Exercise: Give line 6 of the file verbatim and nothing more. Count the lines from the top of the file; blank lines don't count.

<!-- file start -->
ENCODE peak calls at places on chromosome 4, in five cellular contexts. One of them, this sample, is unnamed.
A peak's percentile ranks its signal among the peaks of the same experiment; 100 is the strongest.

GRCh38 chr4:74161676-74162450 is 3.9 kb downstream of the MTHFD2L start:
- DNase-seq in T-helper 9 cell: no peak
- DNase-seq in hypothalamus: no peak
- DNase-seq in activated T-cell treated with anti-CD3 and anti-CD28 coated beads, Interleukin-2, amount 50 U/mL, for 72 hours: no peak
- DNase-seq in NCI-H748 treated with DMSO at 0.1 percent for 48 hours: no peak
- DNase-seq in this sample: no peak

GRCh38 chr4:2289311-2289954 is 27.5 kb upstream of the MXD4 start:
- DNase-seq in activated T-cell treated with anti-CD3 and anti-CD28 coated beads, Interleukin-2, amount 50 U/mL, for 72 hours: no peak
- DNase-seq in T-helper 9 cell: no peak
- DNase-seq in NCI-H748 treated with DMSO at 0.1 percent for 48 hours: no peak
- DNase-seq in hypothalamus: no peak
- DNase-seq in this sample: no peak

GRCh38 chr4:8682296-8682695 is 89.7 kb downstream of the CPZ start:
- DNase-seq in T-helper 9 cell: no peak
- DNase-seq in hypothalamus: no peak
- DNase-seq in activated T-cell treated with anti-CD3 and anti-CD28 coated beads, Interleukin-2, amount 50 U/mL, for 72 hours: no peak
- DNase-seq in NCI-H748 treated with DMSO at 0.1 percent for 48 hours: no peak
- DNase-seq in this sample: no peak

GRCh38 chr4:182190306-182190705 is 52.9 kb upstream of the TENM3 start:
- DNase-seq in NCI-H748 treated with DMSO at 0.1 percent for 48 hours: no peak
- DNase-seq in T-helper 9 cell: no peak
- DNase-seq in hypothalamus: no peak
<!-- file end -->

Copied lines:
- DNase-seq in activated T-cell treated with anti-CD3 and anti-CD28 coated beads, Interleukin-2, amount 50 U/mL, for 72 hours: no peak